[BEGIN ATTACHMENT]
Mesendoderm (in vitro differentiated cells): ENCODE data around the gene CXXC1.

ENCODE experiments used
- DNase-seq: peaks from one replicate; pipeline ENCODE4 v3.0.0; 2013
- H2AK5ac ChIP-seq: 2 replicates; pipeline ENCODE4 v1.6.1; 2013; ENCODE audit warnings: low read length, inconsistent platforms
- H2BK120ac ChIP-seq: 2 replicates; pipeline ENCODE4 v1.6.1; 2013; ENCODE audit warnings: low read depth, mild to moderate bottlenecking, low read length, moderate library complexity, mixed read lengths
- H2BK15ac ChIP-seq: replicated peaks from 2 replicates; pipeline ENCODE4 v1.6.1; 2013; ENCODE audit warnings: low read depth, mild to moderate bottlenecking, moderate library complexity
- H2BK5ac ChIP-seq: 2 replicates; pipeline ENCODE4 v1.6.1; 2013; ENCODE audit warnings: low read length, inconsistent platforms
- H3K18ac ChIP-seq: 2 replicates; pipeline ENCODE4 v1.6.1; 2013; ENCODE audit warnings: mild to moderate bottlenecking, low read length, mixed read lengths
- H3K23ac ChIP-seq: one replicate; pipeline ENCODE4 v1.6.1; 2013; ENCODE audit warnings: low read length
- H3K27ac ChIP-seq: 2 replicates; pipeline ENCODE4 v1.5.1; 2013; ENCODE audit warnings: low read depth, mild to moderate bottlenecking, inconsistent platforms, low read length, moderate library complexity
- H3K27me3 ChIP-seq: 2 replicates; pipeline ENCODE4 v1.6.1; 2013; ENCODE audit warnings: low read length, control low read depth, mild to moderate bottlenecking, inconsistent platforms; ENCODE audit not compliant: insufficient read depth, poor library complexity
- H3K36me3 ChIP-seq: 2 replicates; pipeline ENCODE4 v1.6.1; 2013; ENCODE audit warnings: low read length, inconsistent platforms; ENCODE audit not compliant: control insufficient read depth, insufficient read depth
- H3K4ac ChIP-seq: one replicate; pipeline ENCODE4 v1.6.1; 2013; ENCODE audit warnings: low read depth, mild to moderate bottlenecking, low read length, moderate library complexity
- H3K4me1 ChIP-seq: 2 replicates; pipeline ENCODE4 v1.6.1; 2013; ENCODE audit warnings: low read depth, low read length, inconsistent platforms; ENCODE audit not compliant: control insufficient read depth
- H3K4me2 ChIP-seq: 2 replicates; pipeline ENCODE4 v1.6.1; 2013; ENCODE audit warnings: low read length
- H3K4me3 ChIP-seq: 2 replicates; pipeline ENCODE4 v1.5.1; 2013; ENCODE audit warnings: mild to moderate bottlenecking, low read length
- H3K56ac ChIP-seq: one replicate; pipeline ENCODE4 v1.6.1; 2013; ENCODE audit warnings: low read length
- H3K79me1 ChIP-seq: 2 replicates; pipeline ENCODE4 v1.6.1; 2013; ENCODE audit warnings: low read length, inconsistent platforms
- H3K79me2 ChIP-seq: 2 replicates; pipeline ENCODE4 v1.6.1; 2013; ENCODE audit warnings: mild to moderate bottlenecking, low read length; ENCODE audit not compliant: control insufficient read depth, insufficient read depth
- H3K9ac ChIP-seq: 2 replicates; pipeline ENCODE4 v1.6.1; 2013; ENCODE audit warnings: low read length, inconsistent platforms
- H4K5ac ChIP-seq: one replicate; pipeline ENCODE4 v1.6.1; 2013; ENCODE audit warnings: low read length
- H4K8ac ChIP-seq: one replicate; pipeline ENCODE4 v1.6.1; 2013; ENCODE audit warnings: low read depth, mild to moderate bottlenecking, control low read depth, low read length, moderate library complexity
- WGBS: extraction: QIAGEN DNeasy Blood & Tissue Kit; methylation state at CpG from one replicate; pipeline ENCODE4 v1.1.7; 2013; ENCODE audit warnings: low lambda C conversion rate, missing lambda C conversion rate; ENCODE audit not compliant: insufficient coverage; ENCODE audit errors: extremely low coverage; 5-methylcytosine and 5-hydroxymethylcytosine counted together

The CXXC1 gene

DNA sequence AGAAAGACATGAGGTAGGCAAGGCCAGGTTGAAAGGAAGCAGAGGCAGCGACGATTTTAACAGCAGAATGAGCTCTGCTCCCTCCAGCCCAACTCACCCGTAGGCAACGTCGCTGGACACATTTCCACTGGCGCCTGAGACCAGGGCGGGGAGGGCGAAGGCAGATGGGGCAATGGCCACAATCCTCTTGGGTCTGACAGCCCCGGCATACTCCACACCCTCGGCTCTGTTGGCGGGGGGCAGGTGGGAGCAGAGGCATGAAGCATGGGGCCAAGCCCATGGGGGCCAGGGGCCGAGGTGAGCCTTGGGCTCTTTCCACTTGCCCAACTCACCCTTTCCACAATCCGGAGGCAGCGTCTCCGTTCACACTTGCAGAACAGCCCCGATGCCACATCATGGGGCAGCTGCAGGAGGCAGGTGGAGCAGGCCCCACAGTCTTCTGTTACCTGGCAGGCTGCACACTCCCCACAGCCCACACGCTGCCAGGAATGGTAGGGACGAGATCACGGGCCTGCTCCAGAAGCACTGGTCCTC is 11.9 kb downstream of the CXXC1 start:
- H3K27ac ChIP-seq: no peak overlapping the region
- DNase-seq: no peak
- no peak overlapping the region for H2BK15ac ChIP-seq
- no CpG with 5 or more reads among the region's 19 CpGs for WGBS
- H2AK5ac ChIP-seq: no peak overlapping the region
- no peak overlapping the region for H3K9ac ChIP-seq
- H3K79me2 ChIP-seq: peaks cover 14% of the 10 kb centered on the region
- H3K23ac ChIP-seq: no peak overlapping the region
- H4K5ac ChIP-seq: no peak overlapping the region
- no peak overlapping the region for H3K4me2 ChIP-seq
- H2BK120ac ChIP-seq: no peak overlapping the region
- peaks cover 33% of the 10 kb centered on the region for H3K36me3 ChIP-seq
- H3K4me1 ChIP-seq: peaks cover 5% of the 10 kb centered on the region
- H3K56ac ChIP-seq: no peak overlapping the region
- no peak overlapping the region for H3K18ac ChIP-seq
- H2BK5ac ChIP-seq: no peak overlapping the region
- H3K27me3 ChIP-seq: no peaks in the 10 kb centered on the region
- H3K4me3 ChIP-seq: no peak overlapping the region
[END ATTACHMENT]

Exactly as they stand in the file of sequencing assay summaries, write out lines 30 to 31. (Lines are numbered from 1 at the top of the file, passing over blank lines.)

- H2AK5ac ChIP-seq: no peak overlapping the region
- no peak overlapping the region for H3K9ac ChIP-seq